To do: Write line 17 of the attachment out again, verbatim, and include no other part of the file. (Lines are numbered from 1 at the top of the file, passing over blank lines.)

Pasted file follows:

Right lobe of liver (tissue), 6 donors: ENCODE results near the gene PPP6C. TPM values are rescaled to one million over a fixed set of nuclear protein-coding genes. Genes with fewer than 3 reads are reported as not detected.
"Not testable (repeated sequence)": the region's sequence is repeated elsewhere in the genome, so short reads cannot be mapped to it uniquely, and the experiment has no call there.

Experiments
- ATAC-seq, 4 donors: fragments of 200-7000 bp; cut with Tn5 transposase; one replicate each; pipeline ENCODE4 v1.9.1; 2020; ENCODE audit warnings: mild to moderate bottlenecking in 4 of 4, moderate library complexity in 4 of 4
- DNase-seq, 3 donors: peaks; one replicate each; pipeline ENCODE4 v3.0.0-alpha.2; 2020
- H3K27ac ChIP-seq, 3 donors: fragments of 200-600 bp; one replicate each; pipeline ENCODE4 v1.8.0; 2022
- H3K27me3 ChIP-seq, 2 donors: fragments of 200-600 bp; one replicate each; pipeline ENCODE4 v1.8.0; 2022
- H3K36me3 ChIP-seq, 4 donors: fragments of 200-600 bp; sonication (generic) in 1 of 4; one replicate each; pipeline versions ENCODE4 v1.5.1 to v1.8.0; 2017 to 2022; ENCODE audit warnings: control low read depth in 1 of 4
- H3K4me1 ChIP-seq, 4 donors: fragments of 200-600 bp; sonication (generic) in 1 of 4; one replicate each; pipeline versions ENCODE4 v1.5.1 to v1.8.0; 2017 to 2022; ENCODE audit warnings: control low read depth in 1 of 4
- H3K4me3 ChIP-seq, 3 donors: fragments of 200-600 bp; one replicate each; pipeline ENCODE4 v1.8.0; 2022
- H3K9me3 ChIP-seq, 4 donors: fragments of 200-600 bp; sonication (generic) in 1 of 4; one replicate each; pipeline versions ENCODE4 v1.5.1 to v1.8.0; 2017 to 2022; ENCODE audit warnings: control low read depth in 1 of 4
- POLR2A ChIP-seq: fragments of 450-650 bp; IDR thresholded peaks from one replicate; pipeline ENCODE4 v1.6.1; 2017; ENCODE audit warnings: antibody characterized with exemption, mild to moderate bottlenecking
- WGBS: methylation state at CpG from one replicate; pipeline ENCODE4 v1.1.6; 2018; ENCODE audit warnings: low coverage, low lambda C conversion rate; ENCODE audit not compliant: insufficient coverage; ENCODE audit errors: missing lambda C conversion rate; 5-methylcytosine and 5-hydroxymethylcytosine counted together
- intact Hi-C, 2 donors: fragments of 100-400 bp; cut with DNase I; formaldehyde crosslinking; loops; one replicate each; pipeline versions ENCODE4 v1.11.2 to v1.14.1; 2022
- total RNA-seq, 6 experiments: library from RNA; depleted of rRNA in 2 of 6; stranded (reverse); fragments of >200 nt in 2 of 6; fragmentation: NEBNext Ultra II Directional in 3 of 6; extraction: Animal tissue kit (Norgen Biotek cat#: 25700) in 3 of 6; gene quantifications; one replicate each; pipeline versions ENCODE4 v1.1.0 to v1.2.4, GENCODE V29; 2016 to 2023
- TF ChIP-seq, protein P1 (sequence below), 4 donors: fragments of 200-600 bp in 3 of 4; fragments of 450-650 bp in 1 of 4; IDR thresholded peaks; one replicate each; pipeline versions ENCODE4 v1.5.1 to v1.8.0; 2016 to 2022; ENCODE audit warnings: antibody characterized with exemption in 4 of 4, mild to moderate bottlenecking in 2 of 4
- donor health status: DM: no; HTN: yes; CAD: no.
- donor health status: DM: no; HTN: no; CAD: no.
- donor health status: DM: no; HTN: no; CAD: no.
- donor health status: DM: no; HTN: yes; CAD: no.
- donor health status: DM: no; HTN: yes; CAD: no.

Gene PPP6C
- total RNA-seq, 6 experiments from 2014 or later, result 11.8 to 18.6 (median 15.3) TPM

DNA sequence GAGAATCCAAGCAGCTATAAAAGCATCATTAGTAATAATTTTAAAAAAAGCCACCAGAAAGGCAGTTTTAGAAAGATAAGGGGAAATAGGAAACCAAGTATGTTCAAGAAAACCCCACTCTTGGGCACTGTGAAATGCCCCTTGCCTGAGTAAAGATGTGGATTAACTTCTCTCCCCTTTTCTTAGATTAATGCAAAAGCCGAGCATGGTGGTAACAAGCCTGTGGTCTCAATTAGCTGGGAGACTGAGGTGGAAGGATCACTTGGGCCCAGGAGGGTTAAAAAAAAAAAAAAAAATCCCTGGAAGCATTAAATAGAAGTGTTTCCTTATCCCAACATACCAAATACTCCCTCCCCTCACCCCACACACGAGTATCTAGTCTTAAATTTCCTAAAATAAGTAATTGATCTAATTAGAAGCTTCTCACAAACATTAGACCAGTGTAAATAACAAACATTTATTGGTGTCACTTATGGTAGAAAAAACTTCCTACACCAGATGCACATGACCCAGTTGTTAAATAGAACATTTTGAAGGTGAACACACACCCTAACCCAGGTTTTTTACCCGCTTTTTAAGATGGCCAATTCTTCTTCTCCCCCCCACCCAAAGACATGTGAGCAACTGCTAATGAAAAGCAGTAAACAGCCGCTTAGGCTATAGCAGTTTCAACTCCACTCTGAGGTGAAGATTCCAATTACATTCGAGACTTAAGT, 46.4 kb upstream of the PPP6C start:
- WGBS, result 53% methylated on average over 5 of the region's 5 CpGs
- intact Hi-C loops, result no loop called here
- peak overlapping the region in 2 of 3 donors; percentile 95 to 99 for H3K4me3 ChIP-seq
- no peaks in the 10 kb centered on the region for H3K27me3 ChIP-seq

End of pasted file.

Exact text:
- donor health status: DM: no; HTN: yes; CAD: no.